I meant to avoid my problems, to give my weary emotions a break, so I gathered the children and turned on the football game. I live too far from Boone Pickens Stadium to drag the boys there on game days, but I sat them on the couch and reminded them to wave an arm each time we scored — a tradition almost as old as the state of Oklahoma.
I settled in and tried to forget, for just a couple of hours, that my friend and her two tiny sons were scared. That her husband had a brain tumor so large that he went directly from the MRI to the emergency room. That there would be surgery. Dangerous surgery.
I pushed aside the fact that another friend’s brother was in intensive care. His fate uncertain. I sat down the wounds of my own that I was carrying, wounds that weren’t physical but that still bled, and I turned my attention to the sport I’ve been watching since before I was a week old.
First down. Second down. Then, a young man in orange caught the ball, broke away from the opposing team and raced toward the end zone, half a field away. But before he had taken many steps, he was surrounded by other men in orange whose only job was to take the hit for him. If anyone was going to fall, it would be one of those men first.
They didn’t stop to discuss where he should go or what path would be best. They didn’t check their calendars. They didn’t decide to take the ball and give it to a faster runner. They followed him and they covered him.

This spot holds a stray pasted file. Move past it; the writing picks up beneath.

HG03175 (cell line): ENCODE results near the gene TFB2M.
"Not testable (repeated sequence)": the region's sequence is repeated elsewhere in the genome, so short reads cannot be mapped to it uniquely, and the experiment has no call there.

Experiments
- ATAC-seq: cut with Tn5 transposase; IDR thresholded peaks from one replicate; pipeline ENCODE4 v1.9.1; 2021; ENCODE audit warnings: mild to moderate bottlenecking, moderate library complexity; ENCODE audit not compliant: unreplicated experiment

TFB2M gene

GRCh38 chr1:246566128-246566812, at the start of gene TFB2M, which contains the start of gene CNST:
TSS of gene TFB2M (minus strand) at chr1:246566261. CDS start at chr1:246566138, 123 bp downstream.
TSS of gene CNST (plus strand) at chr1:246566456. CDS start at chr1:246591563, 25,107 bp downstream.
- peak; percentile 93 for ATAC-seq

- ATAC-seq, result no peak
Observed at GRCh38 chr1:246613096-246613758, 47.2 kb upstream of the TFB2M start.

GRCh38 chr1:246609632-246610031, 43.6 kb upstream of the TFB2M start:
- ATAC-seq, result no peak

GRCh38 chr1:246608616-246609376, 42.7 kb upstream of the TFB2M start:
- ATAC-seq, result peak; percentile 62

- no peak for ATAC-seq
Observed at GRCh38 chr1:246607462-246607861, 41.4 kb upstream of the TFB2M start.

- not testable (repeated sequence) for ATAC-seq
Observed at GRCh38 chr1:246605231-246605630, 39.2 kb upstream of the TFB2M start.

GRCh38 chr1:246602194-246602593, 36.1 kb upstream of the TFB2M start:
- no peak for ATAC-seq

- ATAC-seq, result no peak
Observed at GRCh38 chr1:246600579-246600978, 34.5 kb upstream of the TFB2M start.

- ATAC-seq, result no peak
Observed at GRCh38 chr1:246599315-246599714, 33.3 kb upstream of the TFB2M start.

And when the one who carried the weight and the responsibility of the ball made it across the line, they all celebrated.
I stood and waved my arm as the band played, and I cried at what I’d seen thousands of times before and only noticed once.
We all need people to surround us, to pray down heaven when we’re too weak or discouraged to do it for ourselves. We need people to make meals, to show up and mow the grass and answer the thousandth text message.
We need people to take the hit so we can move the ball down the field.
But none of that happens unless we understand that every time our cleats hit the turf we all risk getting tackled. The quarterback. The center. The linebacker. The businesswoman. The husband. The farmer. The teacher. The sister.
People are playing some of the biggest games of their lives, and this game isn’t meant to be played alone.
Maybe I can stand up for your integrity when others try to tear you down. Maybe I can meet you at the hospital. Maybe I can pay your rent while you find work. And we can celebrate together when we cross into the end zone.
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